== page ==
Not Much Damage but Plenty of Uncertainty and Fear

Police enter the Warren Street station in central London after the explosions on the city's transit system. The small blasts came exactly two weeks after four bombs killed 56 people.
Police enter the Warren Street station in central London after the explosions on the city's transit system. The small blasts came exactly two weeks after four bombs killed 56 people. (By Jonathan Bainbridge -- Reuters)

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By Craig Whitlock and Tamara Jones
Washington Post Foreign Service
Friday, July 22, 2005

LONDON, July 21 -- This time, there was no carnage, no bombed-out trains or buses, no makeshift triage centers on the sidewalks. But for the legions of people who rely on London's public transport system, the suffocating sense of fear Thursday afternoon was the same.

Although only one person was reported injured by four small explosions at the lunch hour, the heart of the British capital was quickly seized by gridlock and uncertainty, noisy with the familiar sounds of wailing ambulances and hovering helicopters. The cellular networks quickly became overloaded again as people dialed nervously for answers.

Was there really a nail bomb on the Tube? Had another bus been blown to smithereens? Was it true that police had chased one of the bombers into a hospital, wires still sticking out of his shirt?

The hundreds of police officers who roped off the crime scenes weren't talking, so the surplus of rumors and shortage of facts only fueled the collective anxiety.

For 10 solid minutes, Nicky Bhatt, 45, from the suburb of Ealing, paced indecisively in front of the turnstiles at the Baker Street subway station after police said someone had tried to set off an "explosive device" at the Warren Street station several blocks away. "Do I go down there and chance the bombs and more chaos?" she asked. "Or do I try to take a taxi, even though that's looking impossible right now?"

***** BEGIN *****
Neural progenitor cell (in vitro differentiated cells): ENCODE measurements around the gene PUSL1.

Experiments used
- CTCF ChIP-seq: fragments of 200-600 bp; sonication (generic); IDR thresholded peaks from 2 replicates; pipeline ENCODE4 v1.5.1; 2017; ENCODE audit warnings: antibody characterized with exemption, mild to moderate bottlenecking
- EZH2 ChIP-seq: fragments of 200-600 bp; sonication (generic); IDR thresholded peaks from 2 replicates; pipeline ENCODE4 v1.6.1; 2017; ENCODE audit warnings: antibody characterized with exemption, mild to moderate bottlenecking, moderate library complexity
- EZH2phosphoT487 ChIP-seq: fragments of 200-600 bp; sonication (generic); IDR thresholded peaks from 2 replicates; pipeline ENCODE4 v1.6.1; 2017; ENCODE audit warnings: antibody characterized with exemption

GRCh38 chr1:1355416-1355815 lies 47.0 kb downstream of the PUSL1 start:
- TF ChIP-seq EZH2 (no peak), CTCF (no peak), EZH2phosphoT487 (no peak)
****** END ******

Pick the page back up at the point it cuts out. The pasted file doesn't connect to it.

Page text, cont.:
"You don't want to give in to them. You don't want them to win," Bhatt said, trying to reassure herself. "But all the time, you hear more and more police cars out there, so you wonder if there are more bombs." She put her subway ticket away and walked outside.

At the same subway stop, Fran Wittich-Broadley, a 27-year-old auditor lugging around a heavy black briefcase, made a different decision. She walked briskly down the stairs leading to the trains, but not without reservation. "It scares me," she said, the worry evident in her eyes. "Actually, I'm petrified. But I need to go back to work. And I have no other chance of getting out of here. What can I do?"

If police were right in their preliminary statements that the goal was mass casualties, Thursday's plot was an amateurish failure. There was no significant bloodshed. The incidents occurred at midday, when use of subway trains and buses is usually light. The sum total of the physical damage was less than a two-car accident.

But in terms of spreading fear and provoking chaos, the assaults had the desired effect. For the rest of the day, the sidewalks of London were clotted with commuters and tourists trying to figure out how to reach their destinations, blocked by a shifting variety of subway shutdowns and police barricades across streets.

Along normally bustling Piccadilly Circus and Oxford Street, the evening rush hour brought more problems. Riders jockeyed to squeeze aboard packed buses, only to discover that congestion was so bad that the buses were moving just a few feet every 20 minutes or so.

Giving up and deciding to hoof it instead, people besieged police on street corners and at the cordoned-off areas for directions to points sometimes several miles away. Tourists with fold-out maps suddenly found themselves surrounded by anxious Londoners asking for a look.

Many pedestrians appeared more frustrated than fearful, as they walked for blocks only to encounter another police roadblock and orders to head in a different direction.


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